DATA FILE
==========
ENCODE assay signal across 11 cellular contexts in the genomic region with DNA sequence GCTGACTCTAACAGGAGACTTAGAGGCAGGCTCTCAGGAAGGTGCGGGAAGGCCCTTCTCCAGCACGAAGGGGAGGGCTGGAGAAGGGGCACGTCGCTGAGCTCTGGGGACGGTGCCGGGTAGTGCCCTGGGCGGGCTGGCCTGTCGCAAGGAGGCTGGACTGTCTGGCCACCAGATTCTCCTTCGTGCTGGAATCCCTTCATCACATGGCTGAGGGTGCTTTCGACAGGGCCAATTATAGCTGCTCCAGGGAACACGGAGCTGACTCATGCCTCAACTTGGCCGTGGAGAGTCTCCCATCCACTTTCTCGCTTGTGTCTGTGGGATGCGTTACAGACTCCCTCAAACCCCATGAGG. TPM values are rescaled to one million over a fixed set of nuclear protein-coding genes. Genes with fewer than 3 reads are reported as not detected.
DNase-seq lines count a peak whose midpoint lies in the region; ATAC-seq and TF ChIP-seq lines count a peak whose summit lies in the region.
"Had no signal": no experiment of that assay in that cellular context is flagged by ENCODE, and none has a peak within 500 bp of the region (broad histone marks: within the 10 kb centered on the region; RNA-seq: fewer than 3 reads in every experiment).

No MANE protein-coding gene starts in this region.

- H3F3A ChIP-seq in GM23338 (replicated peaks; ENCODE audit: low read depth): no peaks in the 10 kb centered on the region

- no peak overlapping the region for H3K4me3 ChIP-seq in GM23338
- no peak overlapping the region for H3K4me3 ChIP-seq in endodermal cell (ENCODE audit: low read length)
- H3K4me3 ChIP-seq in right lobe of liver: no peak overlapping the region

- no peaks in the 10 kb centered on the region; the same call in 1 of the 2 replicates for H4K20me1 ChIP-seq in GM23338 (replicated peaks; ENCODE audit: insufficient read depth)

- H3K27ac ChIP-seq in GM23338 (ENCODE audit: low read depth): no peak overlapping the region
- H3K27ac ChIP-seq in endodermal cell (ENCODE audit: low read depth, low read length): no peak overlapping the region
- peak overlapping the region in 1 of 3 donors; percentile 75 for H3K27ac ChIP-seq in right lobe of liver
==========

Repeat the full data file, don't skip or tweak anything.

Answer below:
ENCODE assay signal across 11 cellular contexts in the genomic region with DNA sequence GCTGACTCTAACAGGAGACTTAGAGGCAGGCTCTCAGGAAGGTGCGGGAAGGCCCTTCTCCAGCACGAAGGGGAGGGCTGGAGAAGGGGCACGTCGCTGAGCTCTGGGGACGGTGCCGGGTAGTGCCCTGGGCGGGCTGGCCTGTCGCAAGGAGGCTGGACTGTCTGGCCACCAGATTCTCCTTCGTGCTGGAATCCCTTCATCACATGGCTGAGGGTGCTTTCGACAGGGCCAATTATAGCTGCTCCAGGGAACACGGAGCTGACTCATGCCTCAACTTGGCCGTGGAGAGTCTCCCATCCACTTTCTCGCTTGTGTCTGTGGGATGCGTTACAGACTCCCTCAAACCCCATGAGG. TPM values are rescaled to one million over a fixed set of nuclear protein-coding genes. Genes with fewer than 3 reads are reported as not detected.
DNase-seq lines count a peak whose midpoint lies in the region; ATAC-seq and TF ChIP-seq lines count a peak whose summit lies in the region.
"Had no signal": no experiment of that assay in that cellular context is flagged by ENCODE, and none has a peak within 500 bp of the region (broad histone marks: within the 10 kb centered on the region; RNA-seq: fewer than 3 reads in every experiment).

No MANE protein-coding gene starts in this region.

- H3F3A ChIP-seq in GM23338 (replicated peaks; ENCODE audit: low read depth): no peaks in the 10 kb centered on the region

- no peak overlapping the region for H3K4me3 ChIP-seq in GM23338
- no peak overlapping the region for H3K4me3 ChIP-seq in endodermal cell (ENCODE audit: low read length)
- H3K4me3 ChIP-seq in right lobe of liver: no peak overlapping the region

- no peaks in the 10 kb centered on the region; the same call in 1 of the 2 replicates for H4K20me1 ChIP-seq in GM23338 (replicated peaks; ENCODE audit: insufficient read depth)

- H3K27ac ChIP-seq in GM23338 (ENCODE audit: low read depth): no peak overlapping the region
- H3K27ac ChIP-seq in endodermal cell (ENCODE audit: low read depth, low read length): no peak overlapping the region
- peak overlapping the region in 1 of 3 donors; percentile 75 for H3K27ac ChIP-seq in right lobe of liver